Ballad Books and Ballad Men: Raids and Rescues in Britain, America, and the Scandinavian North since 1800

Ballad Books and Ballad Men: Raids and Rescues in Britain, America, and the Scandinavian North since 1800

Ballad Books and Ballad Men: Raids and Rescues in Britain, America, and the Scandinavian North since 1800

Ballad Books and Ballad Men: Raids and Rescues in Britain, America, and the Scandinavian North since 1800

Excerpt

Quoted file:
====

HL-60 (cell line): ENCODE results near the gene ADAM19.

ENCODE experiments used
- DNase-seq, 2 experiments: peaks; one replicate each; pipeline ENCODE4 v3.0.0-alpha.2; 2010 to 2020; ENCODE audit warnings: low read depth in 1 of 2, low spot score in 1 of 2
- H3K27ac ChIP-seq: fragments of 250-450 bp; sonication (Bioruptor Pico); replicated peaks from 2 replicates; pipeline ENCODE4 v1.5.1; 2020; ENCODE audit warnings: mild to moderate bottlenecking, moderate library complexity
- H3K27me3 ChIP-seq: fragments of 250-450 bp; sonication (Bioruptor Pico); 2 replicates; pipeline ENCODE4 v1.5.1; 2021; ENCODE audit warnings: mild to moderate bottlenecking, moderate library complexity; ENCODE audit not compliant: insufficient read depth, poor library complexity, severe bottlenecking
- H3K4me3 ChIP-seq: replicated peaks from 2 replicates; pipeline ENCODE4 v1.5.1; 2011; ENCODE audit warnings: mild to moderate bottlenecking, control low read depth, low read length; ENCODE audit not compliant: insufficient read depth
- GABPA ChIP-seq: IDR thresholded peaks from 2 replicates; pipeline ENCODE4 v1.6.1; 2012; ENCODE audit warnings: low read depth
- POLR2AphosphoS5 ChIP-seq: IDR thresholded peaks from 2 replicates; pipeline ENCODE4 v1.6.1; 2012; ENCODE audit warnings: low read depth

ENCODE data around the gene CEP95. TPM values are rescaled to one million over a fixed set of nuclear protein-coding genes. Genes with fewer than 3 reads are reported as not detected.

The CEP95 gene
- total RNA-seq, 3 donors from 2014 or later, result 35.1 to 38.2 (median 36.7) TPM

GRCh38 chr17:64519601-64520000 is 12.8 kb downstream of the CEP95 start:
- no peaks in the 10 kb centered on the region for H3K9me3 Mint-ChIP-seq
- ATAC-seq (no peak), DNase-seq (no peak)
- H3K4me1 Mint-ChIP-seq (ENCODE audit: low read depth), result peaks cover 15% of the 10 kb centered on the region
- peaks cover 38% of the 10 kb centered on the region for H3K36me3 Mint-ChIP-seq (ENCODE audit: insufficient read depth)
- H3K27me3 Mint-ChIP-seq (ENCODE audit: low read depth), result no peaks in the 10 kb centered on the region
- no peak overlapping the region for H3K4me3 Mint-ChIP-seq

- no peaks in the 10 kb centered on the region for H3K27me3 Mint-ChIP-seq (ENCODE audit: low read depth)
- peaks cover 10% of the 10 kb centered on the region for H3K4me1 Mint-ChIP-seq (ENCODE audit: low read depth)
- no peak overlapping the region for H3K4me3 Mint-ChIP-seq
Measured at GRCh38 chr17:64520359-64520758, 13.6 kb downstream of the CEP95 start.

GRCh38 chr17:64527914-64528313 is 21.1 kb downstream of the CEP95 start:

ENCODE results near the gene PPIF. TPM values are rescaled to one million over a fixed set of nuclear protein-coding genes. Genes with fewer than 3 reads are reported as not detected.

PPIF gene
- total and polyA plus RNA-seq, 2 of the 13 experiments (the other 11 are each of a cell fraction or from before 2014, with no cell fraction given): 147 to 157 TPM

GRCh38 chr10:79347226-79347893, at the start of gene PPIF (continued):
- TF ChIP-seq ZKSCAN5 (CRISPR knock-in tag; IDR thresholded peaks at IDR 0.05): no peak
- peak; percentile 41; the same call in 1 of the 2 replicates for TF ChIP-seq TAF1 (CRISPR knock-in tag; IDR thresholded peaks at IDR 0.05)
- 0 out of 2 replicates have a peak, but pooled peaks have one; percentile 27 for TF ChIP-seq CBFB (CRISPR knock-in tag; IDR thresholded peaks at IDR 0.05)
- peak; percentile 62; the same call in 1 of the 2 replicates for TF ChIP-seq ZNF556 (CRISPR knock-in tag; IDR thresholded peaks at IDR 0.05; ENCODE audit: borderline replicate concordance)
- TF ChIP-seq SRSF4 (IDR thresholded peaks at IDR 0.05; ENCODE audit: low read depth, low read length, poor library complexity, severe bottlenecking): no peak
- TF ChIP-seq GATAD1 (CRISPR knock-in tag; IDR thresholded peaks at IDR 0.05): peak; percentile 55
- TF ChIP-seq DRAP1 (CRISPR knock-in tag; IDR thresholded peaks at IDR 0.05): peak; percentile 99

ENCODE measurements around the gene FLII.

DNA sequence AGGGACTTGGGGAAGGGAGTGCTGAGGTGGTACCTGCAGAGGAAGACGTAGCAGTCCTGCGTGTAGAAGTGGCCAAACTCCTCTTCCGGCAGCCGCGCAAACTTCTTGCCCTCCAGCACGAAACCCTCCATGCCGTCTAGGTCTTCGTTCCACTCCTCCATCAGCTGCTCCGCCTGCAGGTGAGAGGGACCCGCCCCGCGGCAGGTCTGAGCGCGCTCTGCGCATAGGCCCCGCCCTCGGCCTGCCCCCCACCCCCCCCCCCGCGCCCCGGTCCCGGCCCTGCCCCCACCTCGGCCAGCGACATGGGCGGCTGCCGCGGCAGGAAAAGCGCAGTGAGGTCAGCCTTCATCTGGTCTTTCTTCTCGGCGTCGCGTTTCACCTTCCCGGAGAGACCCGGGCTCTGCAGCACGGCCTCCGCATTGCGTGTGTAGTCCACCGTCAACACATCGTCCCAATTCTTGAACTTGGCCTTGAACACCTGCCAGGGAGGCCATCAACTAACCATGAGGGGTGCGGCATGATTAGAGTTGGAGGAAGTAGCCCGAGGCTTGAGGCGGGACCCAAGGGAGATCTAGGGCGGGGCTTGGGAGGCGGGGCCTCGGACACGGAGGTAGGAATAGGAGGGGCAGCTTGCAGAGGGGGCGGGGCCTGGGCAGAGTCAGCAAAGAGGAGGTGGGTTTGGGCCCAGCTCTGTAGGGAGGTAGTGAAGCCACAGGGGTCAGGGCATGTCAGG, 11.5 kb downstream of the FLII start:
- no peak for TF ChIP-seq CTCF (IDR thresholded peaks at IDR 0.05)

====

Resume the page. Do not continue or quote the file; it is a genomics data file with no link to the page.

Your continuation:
This book may be regarded as a sequel to my Ballad Criticism in Scandinavia and Great Britain during the Eighteenth Century, published in 1916. The geographical field is much the same in this work as in that: Britain, America, and the Scandinavian countries; in this instance, however, I have given relatively greater space to the English and Scottish ballads and their history than in the other. The regional restriction is determined, not by any disregard for the ballads of other countries, but by the advisability of making some sort of limitation within the very extensive confines of the whole subject and by the conviction that northern Europe forms a ballad domain in many respects closely unified. An intimate correlation of this sort was recognized by Svend Grundtvig and by Francis James Child. In the history of British and Scandinavian balladry, the names of these two editors have become permanently associated. Their correspondence, as published in the Appendixes, will make the significance of that association more clear than it has hitherto been. The work of Grundtvig cannot be understood until we read the story of both the British and the Scandinavian ballads; the work of Child cannot be understood unless we know the story of the services of his Danish predecessor and collaborator, not only to balladry in general but to the English and Scottish ballads in particular. For reasons that will appear more fully in the course of the narrative, the emphasis in this book is laid chiefly upon collectors and published collections; the history of criticism is somewhat subordinated; the influence of folk-poetry upon other literature is treated incidentally. The discussion has to do almost exclusively with the history of such ballads as are commonly called popular. The popular ballads have made a historic place for themselves and therefore may conveniently and properly be . . .

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